The plan is to provide cities with the test results and allow them to make of the data what they will. Armed with information about what types of drugs are being and where, cities will be able to outline new standards for assessing crises. From creating opioid task forces and targeted addiction prevention campaigns to adding needle exchanges and naloxone pick-up locations (naloxone is the generic version the opioid antidote drug), city officials can make strategic decisions for dealing with the opioid epidemic in their community.
Now, with the data they’re compiling, how granular can they really get? Translation: Will they be able to identify who's excretion they're analyzing?
In theory, yes, but in practice, Biobot has strict rules and parameters for how they will carry out their research.
"In our case, we first start by defining the sub-areas of a city that we're going to be looking at, and we define them such that they always represent at least 5,000 people," Matus said. "The value of this data is for it to be a quick way to assess the health of many people together."
Matus also pointed out the samples they collect from sewers are already all mixed up, meaning private matters naturally remain anonymous.
Looking to the past to map out the future
The startup inked its first official partnership with Cary, North Carolina, to begin pilot testing their device and has gotten nearly two dozen other requests from cities wanting to team up.
Biobot was also accepted into Y Combinator, the selective Silicon Valley seed accelerator behind Airbnb, Dropbox and Instacart.
While not by design, something that does make Biobot stand out, is that their small staff is comprised entirely of women. At a time when only a fraction of the 47 percent of women who make up the American workforce hold jobs in STEM (science, technology, engineering, math), as the U.S. Bureau of Labor Statistics notes, Biobot's startup story is no small feat.
"So far there haven't been too many female co-founder, or female-led startups, so we are just very excited to be an example of that," Matus said. And women are lining up to join their team.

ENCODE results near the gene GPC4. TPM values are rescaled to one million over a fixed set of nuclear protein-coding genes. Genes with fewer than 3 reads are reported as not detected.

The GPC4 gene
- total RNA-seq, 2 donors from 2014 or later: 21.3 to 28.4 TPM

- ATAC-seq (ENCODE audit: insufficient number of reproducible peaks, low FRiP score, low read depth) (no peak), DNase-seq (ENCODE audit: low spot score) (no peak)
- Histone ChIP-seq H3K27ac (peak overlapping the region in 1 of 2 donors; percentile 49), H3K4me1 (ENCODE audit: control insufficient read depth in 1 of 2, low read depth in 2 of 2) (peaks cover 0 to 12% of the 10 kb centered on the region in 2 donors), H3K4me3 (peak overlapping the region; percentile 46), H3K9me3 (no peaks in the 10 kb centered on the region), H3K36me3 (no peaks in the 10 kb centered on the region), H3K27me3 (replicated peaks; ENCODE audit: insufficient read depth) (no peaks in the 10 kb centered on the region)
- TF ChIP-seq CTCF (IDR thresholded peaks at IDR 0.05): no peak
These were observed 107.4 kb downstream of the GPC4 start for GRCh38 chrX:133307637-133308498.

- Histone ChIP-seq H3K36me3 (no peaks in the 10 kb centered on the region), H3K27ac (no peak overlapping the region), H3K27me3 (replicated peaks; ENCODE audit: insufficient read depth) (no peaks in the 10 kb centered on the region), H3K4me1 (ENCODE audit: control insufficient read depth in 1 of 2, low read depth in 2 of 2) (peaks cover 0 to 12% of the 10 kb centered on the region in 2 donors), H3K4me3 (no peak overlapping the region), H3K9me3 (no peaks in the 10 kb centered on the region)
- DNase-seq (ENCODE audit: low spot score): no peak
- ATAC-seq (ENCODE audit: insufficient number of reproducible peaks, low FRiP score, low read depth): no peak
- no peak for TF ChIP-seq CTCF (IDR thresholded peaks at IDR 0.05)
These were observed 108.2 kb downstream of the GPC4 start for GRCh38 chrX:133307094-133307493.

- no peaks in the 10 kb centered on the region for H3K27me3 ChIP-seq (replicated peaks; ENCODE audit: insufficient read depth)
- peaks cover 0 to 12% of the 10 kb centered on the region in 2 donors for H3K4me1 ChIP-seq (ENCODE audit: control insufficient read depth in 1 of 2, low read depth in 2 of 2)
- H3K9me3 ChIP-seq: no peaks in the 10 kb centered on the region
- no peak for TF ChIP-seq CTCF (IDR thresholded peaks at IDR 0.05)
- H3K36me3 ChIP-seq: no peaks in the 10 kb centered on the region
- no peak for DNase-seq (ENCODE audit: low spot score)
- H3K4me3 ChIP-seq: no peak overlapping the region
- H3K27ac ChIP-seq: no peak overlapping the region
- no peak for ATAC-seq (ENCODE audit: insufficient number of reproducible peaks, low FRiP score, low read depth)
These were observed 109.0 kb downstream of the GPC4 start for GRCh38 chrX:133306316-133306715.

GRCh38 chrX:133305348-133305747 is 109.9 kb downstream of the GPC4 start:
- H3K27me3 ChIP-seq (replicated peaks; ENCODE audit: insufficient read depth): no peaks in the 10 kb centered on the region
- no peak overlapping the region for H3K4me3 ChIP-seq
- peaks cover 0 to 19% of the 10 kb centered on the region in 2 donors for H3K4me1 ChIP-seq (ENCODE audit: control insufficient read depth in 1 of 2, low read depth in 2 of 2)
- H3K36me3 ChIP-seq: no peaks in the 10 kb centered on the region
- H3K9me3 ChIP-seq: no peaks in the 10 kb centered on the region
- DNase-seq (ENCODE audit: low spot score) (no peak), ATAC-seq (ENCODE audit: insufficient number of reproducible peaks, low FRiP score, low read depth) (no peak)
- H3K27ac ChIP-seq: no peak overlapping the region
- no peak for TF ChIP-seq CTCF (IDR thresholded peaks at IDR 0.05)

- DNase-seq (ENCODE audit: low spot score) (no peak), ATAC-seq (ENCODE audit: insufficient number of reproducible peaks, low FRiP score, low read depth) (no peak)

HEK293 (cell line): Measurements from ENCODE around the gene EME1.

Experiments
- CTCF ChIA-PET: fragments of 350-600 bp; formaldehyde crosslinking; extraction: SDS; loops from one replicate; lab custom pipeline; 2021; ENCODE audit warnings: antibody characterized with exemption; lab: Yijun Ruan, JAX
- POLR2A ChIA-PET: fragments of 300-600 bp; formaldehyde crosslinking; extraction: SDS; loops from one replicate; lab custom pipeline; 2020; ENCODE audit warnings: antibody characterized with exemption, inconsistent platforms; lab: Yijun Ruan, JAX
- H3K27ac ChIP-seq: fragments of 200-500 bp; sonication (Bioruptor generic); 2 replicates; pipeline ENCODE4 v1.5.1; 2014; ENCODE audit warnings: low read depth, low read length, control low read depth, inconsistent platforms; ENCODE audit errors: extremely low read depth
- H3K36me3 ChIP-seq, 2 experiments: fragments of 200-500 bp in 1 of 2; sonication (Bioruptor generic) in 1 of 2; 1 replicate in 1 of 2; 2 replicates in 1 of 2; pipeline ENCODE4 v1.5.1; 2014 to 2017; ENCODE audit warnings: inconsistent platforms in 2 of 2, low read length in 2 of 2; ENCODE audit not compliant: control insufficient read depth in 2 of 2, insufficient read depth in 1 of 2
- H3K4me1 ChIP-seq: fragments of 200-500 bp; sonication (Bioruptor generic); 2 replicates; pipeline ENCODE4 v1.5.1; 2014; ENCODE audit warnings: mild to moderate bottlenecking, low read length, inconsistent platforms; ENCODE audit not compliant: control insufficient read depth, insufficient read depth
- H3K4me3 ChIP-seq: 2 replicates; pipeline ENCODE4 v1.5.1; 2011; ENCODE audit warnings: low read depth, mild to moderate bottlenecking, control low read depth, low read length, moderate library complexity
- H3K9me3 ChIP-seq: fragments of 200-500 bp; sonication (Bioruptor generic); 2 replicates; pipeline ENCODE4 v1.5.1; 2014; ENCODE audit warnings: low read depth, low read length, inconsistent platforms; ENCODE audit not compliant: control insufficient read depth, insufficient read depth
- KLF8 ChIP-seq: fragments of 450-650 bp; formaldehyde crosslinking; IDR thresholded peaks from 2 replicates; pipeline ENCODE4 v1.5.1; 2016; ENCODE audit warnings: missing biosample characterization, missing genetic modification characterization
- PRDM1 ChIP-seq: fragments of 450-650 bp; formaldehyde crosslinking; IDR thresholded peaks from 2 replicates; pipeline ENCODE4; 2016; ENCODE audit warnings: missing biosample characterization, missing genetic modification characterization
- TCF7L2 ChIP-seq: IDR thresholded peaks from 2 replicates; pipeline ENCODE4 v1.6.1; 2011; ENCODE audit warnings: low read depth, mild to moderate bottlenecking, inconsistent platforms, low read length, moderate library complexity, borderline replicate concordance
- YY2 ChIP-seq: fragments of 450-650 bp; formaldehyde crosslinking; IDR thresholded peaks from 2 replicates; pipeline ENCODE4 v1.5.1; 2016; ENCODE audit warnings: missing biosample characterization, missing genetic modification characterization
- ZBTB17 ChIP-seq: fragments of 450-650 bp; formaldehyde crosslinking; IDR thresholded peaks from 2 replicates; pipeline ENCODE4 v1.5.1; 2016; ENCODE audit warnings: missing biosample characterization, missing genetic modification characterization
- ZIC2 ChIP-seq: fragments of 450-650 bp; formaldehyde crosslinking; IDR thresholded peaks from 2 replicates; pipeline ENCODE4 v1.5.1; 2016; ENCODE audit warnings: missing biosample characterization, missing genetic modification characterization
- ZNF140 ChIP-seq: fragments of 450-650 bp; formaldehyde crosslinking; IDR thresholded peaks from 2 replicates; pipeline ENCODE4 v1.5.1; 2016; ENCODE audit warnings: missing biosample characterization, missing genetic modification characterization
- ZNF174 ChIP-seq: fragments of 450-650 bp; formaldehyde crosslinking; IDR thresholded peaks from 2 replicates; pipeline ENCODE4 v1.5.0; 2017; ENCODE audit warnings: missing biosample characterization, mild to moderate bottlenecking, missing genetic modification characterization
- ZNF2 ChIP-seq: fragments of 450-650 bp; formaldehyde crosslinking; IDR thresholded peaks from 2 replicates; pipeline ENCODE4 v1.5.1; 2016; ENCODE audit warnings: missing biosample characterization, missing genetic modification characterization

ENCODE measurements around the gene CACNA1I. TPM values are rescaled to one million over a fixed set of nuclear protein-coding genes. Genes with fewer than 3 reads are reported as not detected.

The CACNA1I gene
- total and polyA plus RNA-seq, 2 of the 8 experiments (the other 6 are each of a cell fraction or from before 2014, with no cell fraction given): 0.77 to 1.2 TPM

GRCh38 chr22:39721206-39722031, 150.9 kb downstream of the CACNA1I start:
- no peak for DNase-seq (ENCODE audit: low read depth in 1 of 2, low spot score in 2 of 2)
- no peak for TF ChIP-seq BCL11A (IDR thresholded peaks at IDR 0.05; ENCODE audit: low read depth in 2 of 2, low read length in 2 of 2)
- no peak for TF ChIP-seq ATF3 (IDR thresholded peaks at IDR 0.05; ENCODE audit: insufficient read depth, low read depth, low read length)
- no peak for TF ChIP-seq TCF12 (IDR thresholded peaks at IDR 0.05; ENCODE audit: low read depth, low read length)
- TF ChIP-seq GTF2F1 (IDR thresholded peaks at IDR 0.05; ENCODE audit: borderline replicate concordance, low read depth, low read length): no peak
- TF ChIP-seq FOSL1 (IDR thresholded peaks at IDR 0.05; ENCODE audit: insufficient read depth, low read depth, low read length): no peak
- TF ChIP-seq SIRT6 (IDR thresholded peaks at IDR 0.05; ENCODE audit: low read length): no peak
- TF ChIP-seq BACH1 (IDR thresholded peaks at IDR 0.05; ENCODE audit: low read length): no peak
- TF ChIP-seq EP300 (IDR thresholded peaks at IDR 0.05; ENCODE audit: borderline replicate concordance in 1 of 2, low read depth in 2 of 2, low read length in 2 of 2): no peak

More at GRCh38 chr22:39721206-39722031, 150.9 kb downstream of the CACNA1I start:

"It seems like a lot of very, very incredible women, who are very successful or just very brilliant in their field, are also excited about the fact that this is a female-run team," Ghaeli added.
To look ahead, Biobot is looking behind. Matus’ childhood inspired the idea to possibly take their tech to areas in the developing world where epidemics are common.
"I grew up in a very arid region in Mexico where we didn't receive drinking water at home anymore," Matus explained. It was distributed through pipe trucks to the neighborhood. She's drawn on this experience to inform her work, in this case, the power of water and potential of wastewater.
Wastewater can be a rich resource of information and has been utilized in parts of Asia and Africa to study and contain polio virus outbreaks. She points to these examples to show the vast potential of Biobot's tools and how they could be leveraged to "really help people have an early warning of a new disease outbreak and help the governments react more nimbly."
"I always had been very fascinated and passionate about combining that world of water and wastewater with the potential of biology as a tool," she said. "And to me, this is a great way to give wastewater a new use."